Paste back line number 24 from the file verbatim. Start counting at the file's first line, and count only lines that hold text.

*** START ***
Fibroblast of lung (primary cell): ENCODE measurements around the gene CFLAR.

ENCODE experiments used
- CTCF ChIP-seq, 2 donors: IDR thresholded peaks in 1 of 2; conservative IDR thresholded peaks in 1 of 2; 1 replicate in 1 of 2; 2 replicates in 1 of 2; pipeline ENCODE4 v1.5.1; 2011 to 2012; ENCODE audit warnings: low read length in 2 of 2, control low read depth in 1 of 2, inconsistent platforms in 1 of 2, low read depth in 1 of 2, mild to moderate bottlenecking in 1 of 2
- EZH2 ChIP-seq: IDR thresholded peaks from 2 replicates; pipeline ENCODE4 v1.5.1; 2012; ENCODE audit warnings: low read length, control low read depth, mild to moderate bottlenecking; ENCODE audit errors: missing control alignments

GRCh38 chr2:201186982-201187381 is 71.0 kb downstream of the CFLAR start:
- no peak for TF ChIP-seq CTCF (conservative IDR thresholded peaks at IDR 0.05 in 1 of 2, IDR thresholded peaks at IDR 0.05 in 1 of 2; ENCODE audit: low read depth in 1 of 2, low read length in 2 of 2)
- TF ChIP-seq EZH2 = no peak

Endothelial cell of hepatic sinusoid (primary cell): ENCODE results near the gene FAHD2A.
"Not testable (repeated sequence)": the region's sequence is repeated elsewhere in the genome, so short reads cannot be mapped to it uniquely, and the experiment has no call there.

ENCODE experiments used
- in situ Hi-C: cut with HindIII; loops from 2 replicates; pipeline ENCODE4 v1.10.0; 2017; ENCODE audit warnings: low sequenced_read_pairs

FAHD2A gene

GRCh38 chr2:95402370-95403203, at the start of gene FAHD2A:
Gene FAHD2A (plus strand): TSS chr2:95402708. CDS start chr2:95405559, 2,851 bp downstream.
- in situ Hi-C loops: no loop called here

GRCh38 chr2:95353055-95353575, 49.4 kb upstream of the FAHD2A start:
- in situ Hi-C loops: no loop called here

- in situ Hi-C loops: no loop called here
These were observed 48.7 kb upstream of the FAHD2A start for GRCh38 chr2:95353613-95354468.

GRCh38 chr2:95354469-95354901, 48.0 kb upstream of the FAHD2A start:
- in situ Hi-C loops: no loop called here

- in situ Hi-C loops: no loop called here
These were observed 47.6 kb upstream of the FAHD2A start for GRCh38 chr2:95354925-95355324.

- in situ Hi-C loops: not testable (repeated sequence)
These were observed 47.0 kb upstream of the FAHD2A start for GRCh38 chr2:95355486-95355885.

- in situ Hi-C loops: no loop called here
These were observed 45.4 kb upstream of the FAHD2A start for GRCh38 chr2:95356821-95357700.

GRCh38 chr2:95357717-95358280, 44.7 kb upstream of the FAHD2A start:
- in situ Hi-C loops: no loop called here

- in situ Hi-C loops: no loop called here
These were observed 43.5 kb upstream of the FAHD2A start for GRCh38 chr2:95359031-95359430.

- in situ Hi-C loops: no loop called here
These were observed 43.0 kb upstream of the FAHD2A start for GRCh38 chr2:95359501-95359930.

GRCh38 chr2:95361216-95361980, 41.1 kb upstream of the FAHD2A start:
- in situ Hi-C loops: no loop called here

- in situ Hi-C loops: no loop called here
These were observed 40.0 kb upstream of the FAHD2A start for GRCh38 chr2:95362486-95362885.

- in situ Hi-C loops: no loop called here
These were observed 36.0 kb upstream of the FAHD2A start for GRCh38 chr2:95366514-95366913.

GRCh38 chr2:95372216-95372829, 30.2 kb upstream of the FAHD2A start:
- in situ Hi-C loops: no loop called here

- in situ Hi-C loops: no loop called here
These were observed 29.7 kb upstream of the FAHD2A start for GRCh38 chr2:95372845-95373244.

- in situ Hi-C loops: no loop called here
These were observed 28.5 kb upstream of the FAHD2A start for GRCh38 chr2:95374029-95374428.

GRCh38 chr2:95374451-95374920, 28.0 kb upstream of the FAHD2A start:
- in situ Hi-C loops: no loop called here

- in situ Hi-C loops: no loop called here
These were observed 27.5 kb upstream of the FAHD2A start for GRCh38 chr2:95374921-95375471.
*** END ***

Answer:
- in situ Hi-C loops: not testable (repeated sequence)